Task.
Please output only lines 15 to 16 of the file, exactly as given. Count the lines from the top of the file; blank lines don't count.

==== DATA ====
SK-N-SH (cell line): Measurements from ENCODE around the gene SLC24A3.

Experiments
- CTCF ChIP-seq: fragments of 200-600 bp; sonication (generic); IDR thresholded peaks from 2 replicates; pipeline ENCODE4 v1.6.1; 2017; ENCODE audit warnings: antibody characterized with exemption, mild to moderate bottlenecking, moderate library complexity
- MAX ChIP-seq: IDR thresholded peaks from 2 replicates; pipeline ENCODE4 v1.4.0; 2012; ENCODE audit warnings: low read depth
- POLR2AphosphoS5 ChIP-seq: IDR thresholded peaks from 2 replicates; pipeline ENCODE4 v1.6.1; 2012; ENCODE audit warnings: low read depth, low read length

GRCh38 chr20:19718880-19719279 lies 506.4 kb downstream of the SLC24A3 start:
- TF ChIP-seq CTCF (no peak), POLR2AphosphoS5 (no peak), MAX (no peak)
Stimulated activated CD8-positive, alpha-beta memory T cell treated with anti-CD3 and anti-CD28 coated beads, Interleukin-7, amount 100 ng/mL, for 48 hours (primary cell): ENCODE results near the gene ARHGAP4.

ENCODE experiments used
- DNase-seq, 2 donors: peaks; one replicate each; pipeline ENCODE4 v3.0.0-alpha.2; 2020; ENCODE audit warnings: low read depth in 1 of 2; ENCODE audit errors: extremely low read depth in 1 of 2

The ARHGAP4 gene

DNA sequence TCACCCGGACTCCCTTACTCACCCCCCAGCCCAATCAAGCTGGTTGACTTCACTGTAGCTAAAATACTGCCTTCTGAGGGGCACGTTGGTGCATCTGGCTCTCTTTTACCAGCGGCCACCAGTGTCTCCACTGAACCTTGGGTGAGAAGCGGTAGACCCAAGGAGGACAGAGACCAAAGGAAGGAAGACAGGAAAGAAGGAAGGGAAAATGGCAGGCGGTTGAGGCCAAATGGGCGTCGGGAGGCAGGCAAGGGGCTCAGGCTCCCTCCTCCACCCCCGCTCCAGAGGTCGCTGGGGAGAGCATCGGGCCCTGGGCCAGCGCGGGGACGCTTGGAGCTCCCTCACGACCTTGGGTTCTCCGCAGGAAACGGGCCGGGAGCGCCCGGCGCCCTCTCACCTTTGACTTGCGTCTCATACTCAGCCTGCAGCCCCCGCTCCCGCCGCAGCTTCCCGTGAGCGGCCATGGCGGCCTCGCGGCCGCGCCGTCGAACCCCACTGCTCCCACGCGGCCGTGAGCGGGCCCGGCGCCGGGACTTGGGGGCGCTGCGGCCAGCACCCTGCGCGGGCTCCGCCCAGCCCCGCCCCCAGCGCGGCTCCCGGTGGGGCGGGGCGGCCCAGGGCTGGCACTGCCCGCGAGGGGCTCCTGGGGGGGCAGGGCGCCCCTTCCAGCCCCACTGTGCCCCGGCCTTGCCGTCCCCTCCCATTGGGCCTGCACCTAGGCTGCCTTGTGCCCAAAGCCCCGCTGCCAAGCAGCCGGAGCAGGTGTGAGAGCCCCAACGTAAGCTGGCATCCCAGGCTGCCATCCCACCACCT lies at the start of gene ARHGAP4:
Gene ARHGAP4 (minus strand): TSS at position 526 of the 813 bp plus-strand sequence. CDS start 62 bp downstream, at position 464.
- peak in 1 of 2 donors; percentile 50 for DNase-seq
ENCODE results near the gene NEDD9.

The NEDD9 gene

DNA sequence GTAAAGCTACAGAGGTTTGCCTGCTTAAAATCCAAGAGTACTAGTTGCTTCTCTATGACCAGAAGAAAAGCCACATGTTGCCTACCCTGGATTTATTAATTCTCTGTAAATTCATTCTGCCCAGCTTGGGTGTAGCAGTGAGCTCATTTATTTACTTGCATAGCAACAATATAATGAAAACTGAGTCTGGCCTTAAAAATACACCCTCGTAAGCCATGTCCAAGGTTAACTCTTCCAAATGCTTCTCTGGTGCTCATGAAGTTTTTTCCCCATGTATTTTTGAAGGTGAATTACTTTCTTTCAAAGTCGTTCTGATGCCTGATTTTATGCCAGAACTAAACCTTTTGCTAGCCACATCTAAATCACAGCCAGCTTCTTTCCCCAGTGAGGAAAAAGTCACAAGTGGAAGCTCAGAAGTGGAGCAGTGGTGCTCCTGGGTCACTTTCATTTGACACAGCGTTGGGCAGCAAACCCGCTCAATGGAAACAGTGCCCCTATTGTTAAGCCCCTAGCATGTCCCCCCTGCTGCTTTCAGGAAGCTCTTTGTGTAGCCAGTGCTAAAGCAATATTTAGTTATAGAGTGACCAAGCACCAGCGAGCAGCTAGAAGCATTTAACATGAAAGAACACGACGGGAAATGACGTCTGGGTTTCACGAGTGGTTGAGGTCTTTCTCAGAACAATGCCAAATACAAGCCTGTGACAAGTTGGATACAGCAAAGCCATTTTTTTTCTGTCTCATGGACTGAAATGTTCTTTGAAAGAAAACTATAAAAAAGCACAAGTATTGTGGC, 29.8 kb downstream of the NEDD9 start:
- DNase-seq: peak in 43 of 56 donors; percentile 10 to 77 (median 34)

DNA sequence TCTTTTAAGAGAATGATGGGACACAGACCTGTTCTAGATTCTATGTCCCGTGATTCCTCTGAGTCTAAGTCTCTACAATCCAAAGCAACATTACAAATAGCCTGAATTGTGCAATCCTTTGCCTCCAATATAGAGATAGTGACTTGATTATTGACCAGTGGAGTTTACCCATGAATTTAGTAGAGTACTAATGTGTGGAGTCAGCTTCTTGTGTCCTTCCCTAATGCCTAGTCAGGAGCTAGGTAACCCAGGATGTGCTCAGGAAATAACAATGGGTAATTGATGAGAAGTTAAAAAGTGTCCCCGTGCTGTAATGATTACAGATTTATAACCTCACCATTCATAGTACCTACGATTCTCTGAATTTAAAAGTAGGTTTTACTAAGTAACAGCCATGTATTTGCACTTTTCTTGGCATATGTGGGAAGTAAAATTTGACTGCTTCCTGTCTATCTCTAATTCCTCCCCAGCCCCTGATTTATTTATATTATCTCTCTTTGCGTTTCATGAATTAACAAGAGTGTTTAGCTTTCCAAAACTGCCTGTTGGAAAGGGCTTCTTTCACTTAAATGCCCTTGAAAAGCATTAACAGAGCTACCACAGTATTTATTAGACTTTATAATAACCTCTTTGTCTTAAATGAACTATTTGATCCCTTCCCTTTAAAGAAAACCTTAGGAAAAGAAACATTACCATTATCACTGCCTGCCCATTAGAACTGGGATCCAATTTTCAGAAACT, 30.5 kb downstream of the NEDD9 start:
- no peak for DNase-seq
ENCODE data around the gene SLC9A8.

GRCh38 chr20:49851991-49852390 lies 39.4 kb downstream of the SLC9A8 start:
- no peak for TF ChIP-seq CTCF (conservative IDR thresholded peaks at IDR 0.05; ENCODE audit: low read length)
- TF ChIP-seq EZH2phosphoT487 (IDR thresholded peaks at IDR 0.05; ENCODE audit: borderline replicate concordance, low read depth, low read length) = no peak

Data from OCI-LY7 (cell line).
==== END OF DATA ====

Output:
ENCODE results near the gene NEDD9.

The NEDD9 gene